Example: “We plan to use exercises to demonstrate the need for actionable plans and procedures. We’ll sing the praises of the successful Q3 volunteers, and work to identify specific continual improvement actions to enable others to pick and describe the best, most appropriate strategies. We’ll push hard in Q4 through influence!”

Institute Change

Example: “In the Q4 management review, we plan to issue our awards to the leadership team and highlight areas where we can do better. We’re going to quantify the number of hours used to improve the plans, the number of pages removed due to the transition to our new actionable, streamlined plans, and the outcomes from our new metric coming out of the exercises: the CONFIDENCE score.”

Conclusions

Strategy determination and selection is a core element of a successful business continuity program. Plans are helpful, but only if they include content that helps drive a successful response and recovery effort. Including only boiler-plate content – or content that is not intuitive or useful during a disruptive event – won’t get people to invest the appropriate amount of time to create and maintain these playbooks.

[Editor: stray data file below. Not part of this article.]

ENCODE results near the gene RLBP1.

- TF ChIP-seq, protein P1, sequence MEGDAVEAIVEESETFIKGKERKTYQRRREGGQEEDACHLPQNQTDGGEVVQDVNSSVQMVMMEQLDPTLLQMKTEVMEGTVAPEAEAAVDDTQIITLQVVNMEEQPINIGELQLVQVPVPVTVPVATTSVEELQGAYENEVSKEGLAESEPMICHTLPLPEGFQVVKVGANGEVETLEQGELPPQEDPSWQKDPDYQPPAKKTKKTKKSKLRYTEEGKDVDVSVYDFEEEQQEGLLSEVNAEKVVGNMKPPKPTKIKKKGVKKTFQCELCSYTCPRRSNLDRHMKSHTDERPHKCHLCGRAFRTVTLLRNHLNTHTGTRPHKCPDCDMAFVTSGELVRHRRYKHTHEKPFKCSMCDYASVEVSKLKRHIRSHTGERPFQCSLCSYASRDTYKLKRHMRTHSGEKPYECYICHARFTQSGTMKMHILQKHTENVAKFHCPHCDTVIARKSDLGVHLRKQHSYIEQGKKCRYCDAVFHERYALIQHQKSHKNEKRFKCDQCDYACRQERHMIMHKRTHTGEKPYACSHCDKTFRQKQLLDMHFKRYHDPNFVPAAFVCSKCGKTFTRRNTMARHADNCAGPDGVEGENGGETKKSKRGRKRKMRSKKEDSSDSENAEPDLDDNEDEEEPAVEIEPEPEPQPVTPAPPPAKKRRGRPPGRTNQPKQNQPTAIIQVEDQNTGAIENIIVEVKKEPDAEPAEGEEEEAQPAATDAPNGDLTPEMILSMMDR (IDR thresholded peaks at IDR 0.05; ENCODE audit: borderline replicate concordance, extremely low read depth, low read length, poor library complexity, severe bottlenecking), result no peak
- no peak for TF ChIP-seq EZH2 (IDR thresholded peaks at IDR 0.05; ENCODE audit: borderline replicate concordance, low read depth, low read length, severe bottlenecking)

Be deliberate and help people through the change at hand.

If you’d like to learn more about what a great strategy selection process looks like, or Avalution’s Business Continuity Operating SystemTM (BCOS) tools that contribute to achieving success, please contact us.

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Brian Zawada, Avalution Consulting

Business Continuity Consulting  |  Business Continuity Software